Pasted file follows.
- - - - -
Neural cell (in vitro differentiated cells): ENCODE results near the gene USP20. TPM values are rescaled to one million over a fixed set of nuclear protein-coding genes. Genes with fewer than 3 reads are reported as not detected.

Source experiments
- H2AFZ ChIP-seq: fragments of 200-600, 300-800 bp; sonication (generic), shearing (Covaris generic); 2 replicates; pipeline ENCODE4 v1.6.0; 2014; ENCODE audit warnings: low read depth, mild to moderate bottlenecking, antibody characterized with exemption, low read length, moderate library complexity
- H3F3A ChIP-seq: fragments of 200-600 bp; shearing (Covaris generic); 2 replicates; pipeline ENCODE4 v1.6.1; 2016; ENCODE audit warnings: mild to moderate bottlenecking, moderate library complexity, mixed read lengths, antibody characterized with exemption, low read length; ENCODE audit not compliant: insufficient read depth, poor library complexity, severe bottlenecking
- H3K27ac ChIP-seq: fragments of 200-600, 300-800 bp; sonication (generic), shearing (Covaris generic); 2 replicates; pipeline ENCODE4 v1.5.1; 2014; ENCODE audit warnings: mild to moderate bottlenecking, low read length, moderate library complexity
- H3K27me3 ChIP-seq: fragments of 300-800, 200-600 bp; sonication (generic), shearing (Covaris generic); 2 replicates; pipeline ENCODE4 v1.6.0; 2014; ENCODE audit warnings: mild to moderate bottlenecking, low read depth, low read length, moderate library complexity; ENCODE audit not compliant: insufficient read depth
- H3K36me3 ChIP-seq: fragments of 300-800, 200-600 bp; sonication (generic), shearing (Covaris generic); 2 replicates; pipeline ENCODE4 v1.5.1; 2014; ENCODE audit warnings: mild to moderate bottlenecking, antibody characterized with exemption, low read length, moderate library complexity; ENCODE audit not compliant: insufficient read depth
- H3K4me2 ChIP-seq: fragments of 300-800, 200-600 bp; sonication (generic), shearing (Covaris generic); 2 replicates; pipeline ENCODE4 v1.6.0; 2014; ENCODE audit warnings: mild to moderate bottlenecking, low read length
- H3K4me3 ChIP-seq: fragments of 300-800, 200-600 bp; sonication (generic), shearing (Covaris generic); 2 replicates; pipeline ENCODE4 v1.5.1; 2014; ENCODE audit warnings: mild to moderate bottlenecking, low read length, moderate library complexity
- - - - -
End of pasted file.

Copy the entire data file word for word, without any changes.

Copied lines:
Neural cell (in vitro differentiated cells): ENCODE results near the gene USP20. TPM values are rescaled to one million over a fixed set of nuclear protein-coding genes. Genes with fewer than 3 reads are reported as not detected.

Source experiments
- H2AFZ ChIP-seq: fragments of 200-600, 300-800 bp; sonication (generic), shearing (Covaris generic); 2 replicates; pipeline ENCODE4 v1.6.0; 2014; ENCODE audit warnings: low read depth, mild to moderate bottlenecking, antibody characterized with exemption, low read length, moderate library complexity
- H3F3A ChIP-seq: fragments of 200-600 bp; shearing (Covaris generic); 2 replicates; pipeline ENCODE4 v1.6.1; 2016; ENCODE audit warnings: mild to moderate bottlenecking, moderate library complexity, mixed read lengths, antibody characterized with exemption, low read length; ENCODE audit not compliant: insufficient read depth, poor library complexity, severe bottlenecking
- H3K27ac ChIP-seq: fragments of 200-600, 300-800 bp; sonication (generic), shearing (Covaris generic); 2 replicates; pipeline ENCODE4 v1.5.1; 2014; ENCODE audit warnings: mild to moderate bottlenecking, low read length, moderate library complexity
- H3K27me3 ChIP-seq: fragments of 300-800, 200-600 bp; sonication (generic), shearing (Covaris generic); 2 replicates; pipeline ENCODE4 v1.6.0; 2014; ENCODE audit warnings: mild to moderate bottlenecking, low read depth, low read length, moderate library complexity; ENCODE audit not compliant: insufficient read depth
- H3K36me3 ChIP-seq: fragments of 300-800, 200-600 bp; sonication (generic), shearing (Covaris generic); 2 replicates; pipeline ENCODE4 v1.5.1; 2014; ENCODE audit warnings: mild to moderate bottlenecking, antibody characterized with exemption, low read length, moderate library complexity; ENCODE audit not compliant: insufficient read depth
- H3K4me2 ChIP-seq: fragments of 300-800, 200-600 bp; sonication (generic), shearing (Covaris generic); 2 replicates; pipeline ENCODE4 v1.6.0; 2014; ENCODE audit warnings: mild to moderate bottlenecking, low read length
- H3K4me3 ChIP-seq: fragments of 300-800, 200-600 bp; sonication (generic), shearing (Covaris generic); 2 replicates; pipeline ENCODE4 v1.5.1; 2014; ENCODE audit warnings: mild to moderate bottlenecking, low read length, moderate library complexity